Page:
How did you get started in jewelry?
I started making jewelry when I was six years old. I would paint pumpkin faces on little pins and sell them for Halloween. I grew up thinking of new ideas for jewelry all the time. I am very lucky that it wasn’t very hard to figure out what I wanted to do for a living.
Who or what is your biggest artistic influence?
My very favorite artist is James Turrell, particularly his work with light. He makes these incredibly beautiful spaces just by projecting intense color onto walls. I am not sure he influences my work directly, but he reminds me that you can say a lot with very little. I try not to overcomplicate my jewelry pieces because of that.
Tell us a bit about your technique.
Most of my work I create using traditional forging techniques with a tiny set of hammers and a little anvil. I like forging because I can use thinner metal (so it’s lighter), but the hammering makes it sturdy.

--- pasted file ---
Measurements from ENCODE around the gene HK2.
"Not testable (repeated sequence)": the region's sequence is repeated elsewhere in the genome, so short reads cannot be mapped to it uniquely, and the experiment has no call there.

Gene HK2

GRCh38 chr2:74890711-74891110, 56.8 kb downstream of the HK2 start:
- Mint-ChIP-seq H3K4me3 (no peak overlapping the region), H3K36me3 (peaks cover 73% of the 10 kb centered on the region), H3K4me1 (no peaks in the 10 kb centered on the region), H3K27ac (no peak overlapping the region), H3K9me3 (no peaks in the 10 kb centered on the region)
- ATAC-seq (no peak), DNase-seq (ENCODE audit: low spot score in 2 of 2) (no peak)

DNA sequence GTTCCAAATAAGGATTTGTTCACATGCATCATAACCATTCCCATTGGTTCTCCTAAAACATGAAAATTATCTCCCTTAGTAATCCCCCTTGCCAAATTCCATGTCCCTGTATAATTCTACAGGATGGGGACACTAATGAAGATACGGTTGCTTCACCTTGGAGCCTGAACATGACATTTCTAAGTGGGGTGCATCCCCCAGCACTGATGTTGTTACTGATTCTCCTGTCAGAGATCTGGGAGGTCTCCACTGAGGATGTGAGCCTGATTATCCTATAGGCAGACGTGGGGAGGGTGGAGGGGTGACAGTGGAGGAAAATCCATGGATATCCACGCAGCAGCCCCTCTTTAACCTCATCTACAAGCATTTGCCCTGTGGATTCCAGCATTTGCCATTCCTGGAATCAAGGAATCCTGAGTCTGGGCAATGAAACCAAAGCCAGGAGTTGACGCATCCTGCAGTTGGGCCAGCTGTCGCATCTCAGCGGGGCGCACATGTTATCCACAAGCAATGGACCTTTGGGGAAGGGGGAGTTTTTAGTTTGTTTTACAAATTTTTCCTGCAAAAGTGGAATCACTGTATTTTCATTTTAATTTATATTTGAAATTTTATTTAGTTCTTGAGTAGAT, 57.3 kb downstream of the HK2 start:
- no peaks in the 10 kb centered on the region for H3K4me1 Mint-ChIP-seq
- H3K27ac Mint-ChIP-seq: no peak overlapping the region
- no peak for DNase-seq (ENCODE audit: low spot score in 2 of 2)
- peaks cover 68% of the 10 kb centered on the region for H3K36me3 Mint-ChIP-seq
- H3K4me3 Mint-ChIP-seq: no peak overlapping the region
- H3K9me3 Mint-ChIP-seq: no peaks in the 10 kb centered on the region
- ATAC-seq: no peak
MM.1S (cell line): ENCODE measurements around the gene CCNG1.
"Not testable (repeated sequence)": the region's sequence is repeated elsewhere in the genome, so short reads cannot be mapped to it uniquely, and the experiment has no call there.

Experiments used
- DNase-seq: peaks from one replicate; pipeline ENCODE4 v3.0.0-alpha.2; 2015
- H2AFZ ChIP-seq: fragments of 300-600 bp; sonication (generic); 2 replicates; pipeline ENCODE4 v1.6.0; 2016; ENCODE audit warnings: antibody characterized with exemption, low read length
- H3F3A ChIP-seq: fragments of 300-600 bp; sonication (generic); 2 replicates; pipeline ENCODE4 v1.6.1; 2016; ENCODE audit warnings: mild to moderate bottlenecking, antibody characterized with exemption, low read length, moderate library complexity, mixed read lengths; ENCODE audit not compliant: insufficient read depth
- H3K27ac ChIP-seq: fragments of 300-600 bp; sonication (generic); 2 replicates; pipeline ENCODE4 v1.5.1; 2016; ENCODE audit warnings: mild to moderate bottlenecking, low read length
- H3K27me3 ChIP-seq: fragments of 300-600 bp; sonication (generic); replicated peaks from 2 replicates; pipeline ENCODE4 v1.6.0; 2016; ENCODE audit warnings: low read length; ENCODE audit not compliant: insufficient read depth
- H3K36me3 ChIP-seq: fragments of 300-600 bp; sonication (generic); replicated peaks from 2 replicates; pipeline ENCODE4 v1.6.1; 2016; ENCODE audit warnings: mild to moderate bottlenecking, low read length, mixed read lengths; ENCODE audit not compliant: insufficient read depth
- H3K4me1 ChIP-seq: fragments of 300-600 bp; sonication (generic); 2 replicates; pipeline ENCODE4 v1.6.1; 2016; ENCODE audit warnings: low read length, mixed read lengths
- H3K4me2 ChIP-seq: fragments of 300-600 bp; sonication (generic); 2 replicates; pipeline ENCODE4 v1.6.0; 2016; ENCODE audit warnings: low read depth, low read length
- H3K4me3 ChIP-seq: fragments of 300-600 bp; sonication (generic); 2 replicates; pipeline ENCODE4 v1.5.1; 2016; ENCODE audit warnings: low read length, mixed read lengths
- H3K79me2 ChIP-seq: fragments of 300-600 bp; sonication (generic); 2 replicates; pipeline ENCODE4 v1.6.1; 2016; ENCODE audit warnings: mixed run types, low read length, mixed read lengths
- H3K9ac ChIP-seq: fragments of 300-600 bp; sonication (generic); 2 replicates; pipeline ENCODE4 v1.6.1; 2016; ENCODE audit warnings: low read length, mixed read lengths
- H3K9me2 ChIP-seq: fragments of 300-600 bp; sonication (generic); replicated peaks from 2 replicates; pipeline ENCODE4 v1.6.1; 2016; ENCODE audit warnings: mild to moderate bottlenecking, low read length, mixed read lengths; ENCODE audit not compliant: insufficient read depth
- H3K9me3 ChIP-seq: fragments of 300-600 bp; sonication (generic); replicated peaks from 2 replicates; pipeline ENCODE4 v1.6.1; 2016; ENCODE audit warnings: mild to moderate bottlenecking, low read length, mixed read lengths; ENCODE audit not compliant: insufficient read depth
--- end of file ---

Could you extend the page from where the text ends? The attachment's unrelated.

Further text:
What is a typical day like in your studio?
My studio is walkable from my house, so in warmer months I like to bike or stroll to work. I spend most of the week making orders or getting ready for retail shows. Then on Fridays I let myself play and make more one-of-a-kind pieces. I have two studio mates; it’s nice to get advice from them about new designs or just to be with people during the day. I tried having my studio at my house, but I got lonely there and kept running up to the kitchen to eat snacks instead of working.
What do you listen to while you work?
I love listening to the podcast “On Being” with Krista Tippet. She interviews spiritual teachers or scientists with a sense of wonder. I also get really excited everyday at 3 p.m. when Terry Grosscomes on the radio.
What do you love most about being a jewelry artist?
I love being able to make art that commemorates important events or loved ones in someone’s life. I love the stories that go along with jewelry.
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